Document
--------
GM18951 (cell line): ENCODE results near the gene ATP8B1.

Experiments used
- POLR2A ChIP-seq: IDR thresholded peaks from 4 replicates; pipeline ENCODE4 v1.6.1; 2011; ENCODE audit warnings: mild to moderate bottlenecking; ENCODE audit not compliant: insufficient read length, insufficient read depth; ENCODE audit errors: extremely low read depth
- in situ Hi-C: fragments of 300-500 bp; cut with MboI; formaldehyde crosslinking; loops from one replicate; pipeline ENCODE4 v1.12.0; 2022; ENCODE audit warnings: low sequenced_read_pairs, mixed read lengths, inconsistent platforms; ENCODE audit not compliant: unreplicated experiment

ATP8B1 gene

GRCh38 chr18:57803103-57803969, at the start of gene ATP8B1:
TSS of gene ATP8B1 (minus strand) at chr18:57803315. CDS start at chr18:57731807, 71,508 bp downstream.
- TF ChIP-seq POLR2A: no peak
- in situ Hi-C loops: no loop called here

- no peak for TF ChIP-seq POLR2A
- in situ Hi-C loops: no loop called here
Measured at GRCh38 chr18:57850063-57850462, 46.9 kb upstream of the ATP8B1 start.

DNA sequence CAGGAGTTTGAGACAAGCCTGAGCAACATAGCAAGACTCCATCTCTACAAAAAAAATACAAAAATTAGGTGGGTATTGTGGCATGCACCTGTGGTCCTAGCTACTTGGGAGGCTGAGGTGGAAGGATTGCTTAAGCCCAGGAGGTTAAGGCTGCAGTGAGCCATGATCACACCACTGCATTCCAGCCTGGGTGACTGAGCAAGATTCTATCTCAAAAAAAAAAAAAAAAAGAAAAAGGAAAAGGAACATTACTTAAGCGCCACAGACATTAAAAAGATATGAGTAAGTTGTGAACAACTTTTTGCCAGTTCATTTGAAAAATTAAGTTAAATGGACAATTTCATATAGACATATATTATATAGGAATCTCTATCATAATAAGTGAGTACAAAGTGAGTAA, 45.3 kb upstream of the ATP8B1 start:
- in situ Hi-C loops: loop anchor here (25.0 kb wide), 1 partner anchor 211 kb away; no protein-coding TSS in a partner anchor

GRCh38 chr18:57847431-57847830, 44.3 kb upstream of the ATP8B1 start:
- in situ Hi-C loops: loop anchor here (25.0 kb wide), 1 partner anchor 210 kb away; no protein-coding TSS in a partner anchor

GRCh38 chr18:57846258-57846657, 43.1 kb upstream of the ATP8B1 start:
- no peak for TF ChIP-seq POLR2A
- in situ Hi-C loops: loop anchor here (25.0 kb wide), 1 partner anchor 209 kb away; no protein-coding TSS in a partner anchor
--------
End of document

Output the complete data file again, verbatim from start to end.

GM18951 (cell line): ENCODE results near the gene ATP8B1.

Experiments used
- POLR2A ChIP-seq: IDR thresholded peaks from 4 replicates; pipeline ENCODE4 v1.6.1; 2011; ENCODE audit warnings: mild to moderate bottlenecking; ENCODE audit not compliant: insufficient read length, insufficient read depth; ENCODE audit errors: extremely low read depth
- in situ Hi-C: fragments of 300-500 bp; cut with MboI; formaldehyde crosslinking; loops from one replicate; pipeline ENCODE4 v1.12.0; 2022; ENCODE audit warnings: low sequenced_read_pairs, mixed read lengths, inconsistent platforms; ENCODE audit not compliant: unreplicated experiment

ATP8B1 gene

GRCh38 chr18:57803103-57803969, at the start of gene ATP8B1:
TSS of gene ATP8B1 (minus strand) at chr18:57803315. CDS start at chr18:57731807, 71,508 bp downstream.
- TF ChIP-seq POLR2A: no peak
- in situ Hi-C loops: no loop called here

- no peak for TF ChIP-seq POLR2A
- in situ Hi-C loops: no loop called here
Measured at GRCh38 chr18:57850063-57850462, 46.9 kb upstream of the ATP8B1 start.

DNA sequence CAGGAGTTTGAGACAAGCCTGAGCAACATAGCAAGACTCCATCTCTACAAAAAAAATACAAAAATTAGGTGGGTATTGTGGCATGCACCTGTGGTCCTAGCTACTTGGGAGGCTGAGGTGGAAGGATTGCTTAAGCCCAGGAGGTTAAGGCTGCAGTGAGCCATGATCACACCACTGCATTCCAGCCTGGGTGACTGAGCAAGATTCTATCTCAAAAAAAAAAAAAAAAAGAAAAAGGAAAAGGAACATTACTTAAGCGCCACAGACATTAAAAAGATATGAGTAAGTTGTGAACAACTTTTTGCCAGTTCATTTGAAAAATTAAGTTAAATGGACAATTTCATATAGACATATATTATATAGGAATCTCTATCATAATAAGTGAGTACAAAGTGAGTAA, 45.3 kb upstream of the ATP8B1 start:
- in situ Hi-C loops: loop anchor here (25.0 kb wide), 1 partner anchor 211 kb away; no protein-coding TSS in a partner anchor

GRCh38 chr18:57847431-57847830, 44.3 kb upstream of the ATP8B1 start:
- in situ Hi-C loops: loop anchor here (25.0 kb wide), 1 partner anchor 210 kb away; no protein-coding TSS in a partner anchor

GRCh38 chr18:57846258-57846657, 43.1 kb upstream of the ATP8B1 start:
- no peak for TF ChIP-seq POLR2A
- in situ Hi-C loops: loop anchor here (25.0 kb wide), 1 partner anchor 209 kb away; no protein-coding TSS in a partner anchor